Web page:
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Austria stopped in at the state Capitol in Columbus Thursday to speak with lawmakers about the map. The former state Senator urged his old colleagues not to carve up his base in Fairfield County in the revised map, according to one well-placed Ohio source.
Austria's office denied that he lobbied for his district during his day-long trip to Columbus, where he was attending a funeral. Instead, an aide characterized Austria's mission as "trying to get information."
In the revised map, much of Austria's territory, including Fairfield County, was moved into Stivers' 15th district. The shift fuled speculation that Austria could challenge Stivers instead of Turner.
But the two Ohio Republicans are friends. Stivers encouraged Austria to run for 2010 freshman class president, and they share an entire consulting team.
The Austria aide insisted the Congressman is "just keeping his options open," but Stivers expressed confidence he would never face Austria in a primary.
"He's a friend," Stivers said. "I don't expect we'll ever be running against each other. That's something that doesn't keep me awake at night at all."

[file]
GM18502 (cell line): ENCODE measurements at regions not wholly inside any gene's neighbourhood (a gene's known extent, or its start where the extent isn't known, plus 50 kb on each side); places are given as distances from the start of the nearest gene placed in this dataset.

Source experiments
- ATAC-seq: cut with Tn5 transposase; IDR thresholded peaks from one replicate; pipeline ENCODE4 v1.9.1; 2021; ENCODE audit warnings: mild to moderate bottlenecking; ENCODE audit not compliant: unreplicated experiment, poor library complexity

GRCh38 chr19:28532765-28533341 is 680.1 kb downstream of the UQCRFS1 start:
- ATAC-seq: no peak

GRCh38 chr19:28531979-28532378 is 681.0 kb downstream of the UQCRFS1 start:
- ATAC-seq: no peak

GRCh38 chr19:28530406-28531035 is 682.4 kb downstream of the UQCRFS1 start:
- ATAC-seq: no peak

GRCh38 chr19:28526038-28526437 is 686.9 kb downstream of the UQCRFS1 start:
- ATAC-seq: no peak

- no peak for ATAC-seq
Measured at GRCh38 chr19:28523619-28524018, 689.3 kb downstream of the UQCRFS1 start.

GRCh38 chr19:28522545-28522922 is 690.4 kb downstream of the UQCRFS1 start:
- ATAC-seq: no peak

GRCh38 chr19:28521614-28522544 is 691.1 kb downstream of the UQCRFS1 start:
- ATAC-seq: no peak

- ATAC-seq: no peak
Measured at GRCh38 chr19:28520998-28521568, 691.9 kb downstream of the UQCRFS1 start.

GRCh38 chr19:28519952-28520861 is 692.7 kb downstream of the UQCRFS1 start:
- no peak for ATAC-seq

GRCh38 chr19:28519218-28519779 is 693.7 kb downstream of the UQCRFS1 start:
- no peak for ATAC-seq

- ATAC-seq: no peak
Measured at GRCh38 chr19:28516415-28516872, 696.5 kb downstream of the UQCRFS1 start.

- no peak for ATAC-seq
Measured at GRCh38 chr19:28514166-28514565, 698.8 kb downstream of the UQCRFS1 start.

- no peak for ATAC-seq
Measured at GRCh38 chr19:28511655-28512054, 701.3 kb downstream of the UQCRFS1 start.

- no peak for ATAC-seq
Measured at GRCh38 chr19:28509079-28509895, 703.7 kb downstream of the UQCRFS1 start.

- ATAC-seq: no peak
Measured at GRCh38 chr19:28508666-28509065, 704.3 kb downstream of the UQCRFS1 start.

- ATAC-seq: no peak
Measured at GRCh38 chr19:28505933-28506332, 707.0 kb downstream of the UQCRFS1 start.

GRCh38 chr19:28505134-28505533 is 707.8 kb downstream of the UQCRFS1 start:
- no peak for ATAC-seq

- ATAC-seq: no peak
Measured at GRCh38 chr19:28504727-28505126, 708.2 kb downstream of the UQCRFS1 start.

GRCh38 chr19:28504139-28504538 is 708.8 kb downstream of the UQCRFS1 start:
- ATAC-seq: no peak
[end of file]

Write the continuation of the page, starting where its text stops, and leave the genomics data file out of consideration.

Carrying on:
Proposed population shifts in northwest Ohio sparked controversy among Democrats. The revised map would have moved 90,000 additional voters from Kaptur's Toledo base into the new 9th district, which would stretch east along the lakeshore to Kucinich's west Cleveland territory.
Kucinich lobbied against the revised map in automated calls around Cleveland, urging voters to ask state lawmakers to vote against it. He called three state lawmakers personally to make his case, and sent out a fundraising email about the situation.
His position put him at odds with Democrats, including Kaptur, who continue to hold out for another compromise map.
"That was probably an ill-advised move," Kaptur said of her future primary opponent. "I am working for a plan in Ohio that's fair to all Democrats, those that are seated and those that might serve here in the future."
On Tuesday, when Ohio voters head to the polls for the 2011 election, Democrats will begin their big push to collect signatures to challenge the map on the 2012 ballot. If they are successful in collecting enough signatures by the late December deadline, it's likely that courts will decide which Congressional map will be used for next year's elections.